Disclosure in an IPO is inextricably bound up with the issue of liability. Who, and under what circumstances, repays the investors if there has been a material misstatement or omission which impacts the post-offering price of the stock? The issuer is, for all practical purposes, absolutely liable under §11 of the '33 Act, but the issuer may be unable to respond. The directors, as signers of the registration statement, have a heavy burden, which stretches to all those who, under §12, may be considered "participants" in the sale (i.e., insiders and promoters who participate in the transaction). In fact, counsel may be liable if intimately involved in the preparation of the materials; even major shareholders can be caught.
Moreover, underwriters are expressly liable, subject to a "due-diligence defense", under §11, and experts (e.g., lawyers and accountants) are liable for errors in the "expertised" portions, meaning the legal opinions and certified financial statements. The issues are complicated by the fact that, in dealing with liability, plaintiffs have access to a multiplicity of liability-creating provisions: for example, Sections 11, 12(2) and 17(a) of the '33 Act and §10b and Rule 10b(5) under the '34 Act. The threat of liability bites, of course, most sharply in an initial public offering, when all the information about the issuer is being presented for the first time.
Choking off liability if the stock price plunges after the effective date requires counsel and the underwriters to execute a defensive game plan, designed to convince a judge and jury that they had vetted the required disclosures with the requisite care. This due-diligence defense to an action, based on §11 and available to all but the issuer, depends on the defendant establishing he had reasonable ground to believe the registration statement was accurate after "reasonable investigation," the latter phrase having been equated in common parlance with the exercise of due diligence. There is no one source which will outline to the issuer and the underwriters how far the diligence of their management and advisers should proceed. Some law firms prefer to work from a checklist; indeed, the NASD once composed a 16-item list as a minimum standard, but it was never adopted. Those who believe that a checklist is a Christmas present to the plaintiff's lawyer, affording him an opportunity to inquire why certain items have been omitted, hold a contrary view. The widely cited BarChris decision is a learned opinion by a former partner of a prestigious Wall Street firm who set up standards that even the most diligent counsel would find hard to meet.
In the abstract, of course, elegant due diligence is a "motherhood" issue. Thus, one commentator suggests "counsel should consider making checks on the reputation and experience of its officers, including ordering Dun and Bradstreet and Proudfoots' reports. The Company's directors should be investigated as well as the management." Practitioners in the field, however, may find academic procedures beyond the practical.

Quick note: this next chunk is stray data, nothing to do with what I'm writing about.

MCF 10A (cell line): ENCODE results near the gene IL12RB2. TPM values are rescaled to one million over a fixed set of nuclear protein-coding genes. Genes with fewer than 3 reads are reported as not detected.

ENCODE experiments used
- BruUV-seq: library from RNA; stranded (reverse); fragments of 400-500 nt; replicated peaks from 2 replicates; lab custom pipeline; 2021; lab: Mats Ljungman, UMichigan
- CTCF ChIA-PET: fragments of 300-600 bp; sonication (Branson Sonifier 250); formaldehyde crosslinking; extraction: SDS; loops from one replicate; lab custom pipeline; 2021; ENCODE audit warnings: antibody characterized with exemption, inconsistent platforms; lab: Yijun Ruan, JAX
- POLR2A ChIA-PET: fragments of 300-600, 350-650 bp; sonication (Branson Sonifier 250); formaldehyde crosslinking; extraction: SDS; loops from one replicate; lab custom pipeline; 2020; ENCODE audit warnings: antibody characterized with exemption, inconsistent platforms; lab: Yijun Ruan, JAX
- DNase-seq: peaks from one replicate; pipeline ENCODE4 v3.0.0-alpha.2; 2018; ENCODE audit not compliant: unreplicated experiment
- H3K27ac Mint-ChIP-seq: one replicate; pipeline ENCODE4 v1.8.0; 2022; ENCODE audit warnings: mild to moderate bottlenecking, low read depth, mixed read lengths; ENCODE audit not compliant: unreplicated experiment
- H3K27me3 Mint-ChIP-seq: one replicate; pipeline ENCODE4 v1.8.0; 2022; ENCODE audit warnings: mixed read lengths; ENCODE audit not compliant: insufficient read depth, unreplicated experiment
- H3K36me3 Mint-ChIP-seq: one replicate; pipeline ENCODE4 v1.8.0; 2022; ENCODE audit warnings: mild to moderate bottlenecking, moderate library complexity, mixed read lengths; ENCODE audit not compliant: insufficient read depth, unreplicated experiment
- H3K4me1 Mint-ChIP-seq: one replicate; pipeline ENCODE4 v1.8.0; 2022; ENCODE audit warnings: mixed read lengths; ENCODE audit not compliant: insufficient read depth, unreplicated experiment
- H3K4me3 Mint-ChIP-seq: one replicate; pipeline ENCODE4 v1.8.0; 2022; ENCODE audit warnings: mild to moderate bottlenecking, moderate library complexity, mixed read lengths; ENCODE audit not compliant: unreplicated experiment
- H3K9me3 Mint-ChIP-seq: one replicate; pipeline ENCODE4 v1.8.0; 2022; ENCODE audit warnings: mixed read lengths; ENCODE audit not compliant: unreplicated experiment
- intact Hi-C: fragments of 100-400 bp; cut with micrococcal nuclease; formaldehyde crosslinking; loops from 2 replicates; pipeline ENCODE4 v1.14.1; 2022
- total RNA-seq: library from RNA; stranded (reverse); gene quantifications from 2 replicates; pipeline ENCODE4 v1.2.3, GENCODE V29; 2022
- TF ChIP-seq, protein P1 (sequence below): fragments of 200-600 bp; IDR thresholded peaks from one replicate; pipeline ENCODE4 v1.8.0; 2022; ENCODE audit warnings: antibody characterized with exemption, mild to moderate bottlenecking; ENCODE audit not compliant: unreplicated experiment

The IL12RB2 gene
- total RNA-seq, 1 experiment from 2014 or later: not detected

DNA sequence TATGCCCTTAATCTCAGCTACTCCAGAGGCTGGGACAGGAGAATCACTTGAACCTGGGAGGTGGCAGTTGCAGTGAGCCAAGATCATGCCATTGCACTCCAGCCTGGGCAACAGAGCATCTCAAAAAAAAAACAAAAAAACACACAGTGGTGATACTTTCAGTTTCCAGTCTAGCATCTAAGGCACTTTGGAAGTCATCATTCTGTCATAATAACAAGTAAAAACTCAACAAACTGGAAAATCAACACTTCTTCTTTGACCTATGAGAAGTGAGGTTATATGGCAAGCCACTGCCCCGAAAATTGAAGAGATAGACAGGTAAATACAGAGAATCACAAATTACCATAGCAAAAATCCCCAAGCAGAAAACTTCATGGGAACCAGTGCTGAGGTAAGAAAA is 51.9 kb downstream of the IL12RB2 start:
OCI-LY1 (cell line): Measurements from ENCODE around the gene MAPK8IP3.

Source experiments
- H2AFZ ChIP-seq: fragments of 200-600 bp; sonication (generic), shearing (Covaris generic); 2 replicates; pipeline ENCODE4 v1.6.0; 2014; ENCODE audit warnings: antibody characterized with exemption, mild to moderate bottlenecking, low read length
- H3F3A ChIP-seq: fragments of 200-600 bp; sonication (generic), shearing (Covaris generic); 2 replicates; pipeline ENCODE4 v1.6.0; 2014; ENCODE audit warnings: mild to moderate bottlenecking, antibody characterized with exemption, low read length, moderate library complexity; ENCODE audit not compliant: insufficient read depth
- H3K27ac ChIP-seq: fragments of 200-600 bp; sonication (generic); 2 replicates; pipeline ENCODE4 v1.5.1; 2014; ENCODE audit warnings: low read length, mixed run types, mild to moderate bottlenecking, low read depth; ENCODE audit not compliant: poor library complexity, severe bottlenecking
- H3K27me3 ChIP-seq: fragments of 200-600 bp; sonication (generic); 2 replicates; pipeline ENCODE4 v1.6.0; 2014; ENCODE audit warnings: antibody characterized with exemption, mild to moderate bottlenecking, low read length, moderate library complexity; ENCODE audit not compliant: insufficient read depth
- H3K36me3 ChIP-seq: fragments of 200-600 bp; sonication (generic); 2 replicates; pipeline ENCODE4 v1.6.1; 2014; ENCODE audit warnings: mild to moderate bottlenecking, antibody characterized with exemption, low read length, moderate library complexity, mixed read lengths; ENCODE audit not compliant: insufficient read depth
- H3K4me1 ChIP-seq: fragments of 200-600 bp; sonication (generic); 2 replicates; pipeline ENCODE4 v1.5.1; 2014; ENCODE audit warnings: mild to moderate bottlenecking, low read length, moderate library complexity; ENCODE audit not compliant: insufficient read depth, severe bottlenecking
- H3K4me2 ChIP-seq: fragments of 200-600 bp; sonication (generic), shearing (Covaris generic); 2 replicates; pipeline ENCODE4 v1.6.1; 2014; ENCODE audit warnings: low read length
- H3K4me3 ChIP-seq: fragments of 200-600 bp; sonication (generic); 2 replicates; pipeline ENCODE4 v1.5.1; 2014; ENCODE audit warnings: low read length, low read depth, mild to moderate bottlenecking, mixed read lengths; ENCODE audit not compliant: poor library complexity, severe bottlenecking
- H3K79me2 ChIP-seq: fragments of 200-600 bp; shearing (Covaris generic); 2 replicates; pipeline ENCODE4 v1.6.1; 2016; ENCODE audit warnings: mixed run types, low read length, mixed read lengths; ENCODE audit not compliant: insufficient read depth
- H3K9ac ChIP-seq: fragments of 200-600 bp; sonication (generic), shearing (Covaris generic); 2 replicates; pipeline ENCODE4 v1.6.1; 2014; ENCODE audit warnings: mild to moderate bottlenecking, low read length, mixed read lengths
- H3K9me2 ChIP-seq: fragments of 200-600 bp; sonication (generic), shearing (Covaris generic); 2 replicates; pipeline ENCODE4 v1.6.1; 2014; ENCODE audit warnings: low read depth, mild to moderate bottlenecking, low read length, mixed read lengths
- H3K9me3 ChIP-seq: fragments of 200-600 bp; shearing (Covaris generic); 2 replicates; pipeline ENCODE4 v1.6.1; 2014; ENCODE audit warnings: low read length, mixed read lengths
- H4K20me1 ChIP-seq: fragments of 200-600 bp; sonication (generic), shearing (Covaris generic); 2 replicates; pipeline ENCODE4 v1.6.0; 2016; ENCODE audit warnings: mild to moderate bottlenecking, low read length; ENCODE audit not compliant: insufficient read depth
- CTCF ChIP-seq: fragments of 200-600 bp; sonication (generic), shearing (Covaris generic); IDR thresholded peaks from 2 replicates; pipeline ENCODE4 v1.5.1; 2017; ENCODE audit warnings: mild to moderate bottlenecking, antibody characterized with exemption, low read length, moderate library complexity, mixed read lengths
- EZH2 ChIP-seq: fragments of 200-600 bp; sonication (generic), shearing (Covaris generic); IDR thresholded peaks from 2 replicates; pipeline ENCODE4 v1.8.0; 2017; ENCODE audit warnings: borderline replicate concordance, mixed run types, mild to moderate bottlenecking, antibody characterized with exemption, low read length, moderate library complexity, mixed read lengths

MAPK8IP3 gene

One relatively inexpensive way to limit exposure is to write an expansive and gloomy "risk-factors" or "special-factors" section. Regulation S-K requires a risk-factors recitation "if appropriate" and specifies that, if one is included, it should appear immediately following the cover page or summary. In a venture-backed IPO (as in a private placement), such a section is almost always "appropriate." Language calculated to avoid lawsuits is also appropriate in the so-called MD&A section, in which Regulation S-K requires "Management's Discussion of and Analysis of Financial Condition and Results of Operations." Since that discussion calls for disclosure of "trends," "forward-looking information [such as] future increases in the cost of labor and materials" and an oxymoron such as "known uncertainties," the opportunity is squarely faced for throwing in cautionary language likely to help contain subsequent litigation by identifying all the possible negative contingencies. The artist will play the two-handed game: "on the one hand, competition is increasing, while on the other we think our product stands out."
The distinction between a public and a private offering in terms of the potential liability for the promoters and participants continues to broaden. Misstatements or omissions in publicly distributed prospectuses are, in the opinion of most practitioners, an occasion for strict liability, regardless of whether the purchase of the securities in fact was misled by the statement or omission. The law has not yet seen the case which definitively alters the very heavy burdens Judge MacLean, in his BarChris opinion, laid on a defendant sued under §11 of the 33 Act, except with respect to so-called forward-looking statements; in that context, the courts have been more likely to exculpate the issuer if the paragraphs are surrounded with language which "bespeaks caution." Indeed, in private offerings generally, particularly private placements to sophisticated investors, the investors are bound by the terms of the document, including particularly the risk factors enumerated therein, whether they read the pamphlet or not. Moreover, the courts have been eating away at the underpinnings of plaintiffs' actions based on Rule 10b(5) of the '34 Act. Rule 10b(5) is the avenue by which plaintiffs traditionally have traveled into federal court based on alleged misconduct in the private purchase or sale of securities. In recent years, that avenue has been narrowed by the imposition of a scienter standard; the stiffening of privity requirements; the shortening of the statute of limitations; and, finally, by cutting off the plaintiffs' access to alders and abettors, the deep-pocketed law and accounting firms who participate as advisers in the placement.